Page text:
• Nonetheless, hot funds receive a
    disproportionately amount of
  • new money

Closed-End Funds
  • Issues a fixed number of shares at a given point
    in time
  • Collect money from investors through and IPO and
    use this money to invest in securities.
  • of securities are fixed at the time of IPO.
  • When the market price exceeds its NAV, selling at
    a premium, otherwise, selling at a discount
    (closed-end funds typically sell at a discount)
  • Suited to specialized investing in small or
    illiquid markets

Exchange Traded Funds
  • Are similar to closed-end funds traded
    securities entails commission costs
  • Each ETF is a claim on a trust that holds a
    specified pool of assets (e.g. SP500 index
  • ExamplesSPDRS,ishares,HOLDERS
  • Advantages
  • Liquidity
  • Taxes
  • Can be purchased on margin or sell short
  • ETF are appropriate for short-term investors and
    the ones who buy in large lots

  • Alpha mutual fund return benchmark return
  • Higher the Alpha better the fund performance

Morningstar rating
  • Created in 1984 to provide comprehensive
    assessment of mutual funds
  • The star system was not meant to predict future
  • 5 - the top 20 of the funds 1 the bottom

Hedge Funds
  • Considerable confusion exists concerning hedge
  • what they are (and are not) and how they work
  • Hedge funds are privately organized, pooled
    investment vehicle with no restrictions in terms
    of investment strategies, asset classes and use
    of leverage
  • Many of them registered off-shore for tax and
    regulatory reasons
  • Cant have more than 100 accredited investors
    or 500 super-accredited investors
  • Accredited investor net worth gt 1 million or
    income of 200,000 in each of the past two years
  • Super-Accredited investor net worth gt 5 million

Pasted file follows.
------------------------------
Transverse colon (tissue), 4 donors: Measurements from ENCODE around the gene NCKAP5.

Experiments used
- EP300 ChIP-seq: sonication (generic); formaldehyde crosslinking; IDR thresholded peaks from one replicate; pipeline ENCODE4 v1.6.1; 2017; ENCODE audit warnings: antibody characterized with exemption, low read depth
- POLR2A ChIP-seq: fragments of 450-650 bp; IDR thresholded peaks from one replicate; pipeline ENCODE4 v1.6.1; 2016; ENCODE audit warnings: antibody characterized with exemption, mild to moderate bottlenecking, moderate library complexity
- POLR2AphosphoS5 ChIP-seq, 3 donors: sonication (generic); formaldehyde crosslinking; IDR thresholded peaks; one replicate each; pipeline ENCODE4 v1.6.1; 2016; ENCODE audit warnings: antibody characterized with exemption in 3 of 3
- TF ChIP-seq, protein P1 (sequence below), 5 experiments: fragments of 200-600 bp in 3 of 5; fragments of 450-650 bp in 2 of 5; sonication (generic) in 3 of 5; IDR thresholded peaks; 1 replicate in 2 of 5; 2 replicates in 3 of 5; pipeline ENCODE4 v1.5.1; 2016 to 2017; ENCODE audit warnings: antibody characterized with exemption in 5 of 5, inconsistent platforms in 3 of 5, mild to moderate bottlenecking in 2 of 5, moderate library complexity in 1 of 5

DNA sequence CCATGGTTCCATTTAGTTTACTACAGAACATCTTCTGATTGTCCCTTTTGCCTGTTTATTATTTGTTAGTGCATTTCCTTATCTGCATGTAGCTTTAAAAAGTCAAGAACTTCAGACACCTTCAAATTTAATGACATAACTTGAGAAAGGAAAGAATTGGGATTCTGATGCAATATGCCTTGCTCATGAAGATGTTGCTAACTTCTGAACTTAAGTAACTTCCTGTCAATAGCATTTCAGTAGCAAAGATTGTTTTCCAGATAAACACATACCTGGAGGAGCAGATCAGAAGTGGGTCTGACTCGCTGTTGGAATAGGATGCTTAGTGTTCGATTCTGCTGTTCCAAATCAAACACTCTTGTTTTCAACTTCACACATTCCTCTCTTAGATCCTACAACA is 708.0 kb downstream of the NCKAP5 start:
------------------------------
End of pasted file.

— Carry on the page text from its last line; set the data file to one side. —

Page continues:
Hedge Funds
  • Are not allowed to advertise broadly and engage
  • general solicitation to the investing public
  • Charge 1-2 of assets under management and
    20-25 of profits
  • First hedge fund on record, Jones Hedge Fund,
    was established in 1949
  • He hedged the US equity market risk and focused
    on stock selection
  • By 2001, more than 5,000 funds in existence
  • Common features
  • - shorting
  • - leverage
  • - concentration
  • Do they all hedge?

Hedge Fund Strategies
  • Long-short equity
  • Equity market neutral
  • Fixed-income arbitrage
  • Convertible arbitrage
  • Merger arbitrage
  • Global macro
  • Special situations

Learning objectives
  • Discuss the advantages and disadvantages of
    mutual funds
  • Know how to calculate NAV
  • Define and Discuss the differences between open
    end, closed end and ETFs
  • Briefly discuss the costs, loads and fees of
    investing in mutual funds
  • Morningstar and Style boxes
  • Discuss the governance structure, Mutual Funds as
    Tournaments, and Performance (p. 513-516)
  • Discuss what the hedge funds are, and how do
    they differ from traditional professionally
    managed investment products
  • End of chapter questions 16.2, 16.3, 16.4,16.6,
    16.7, 16.11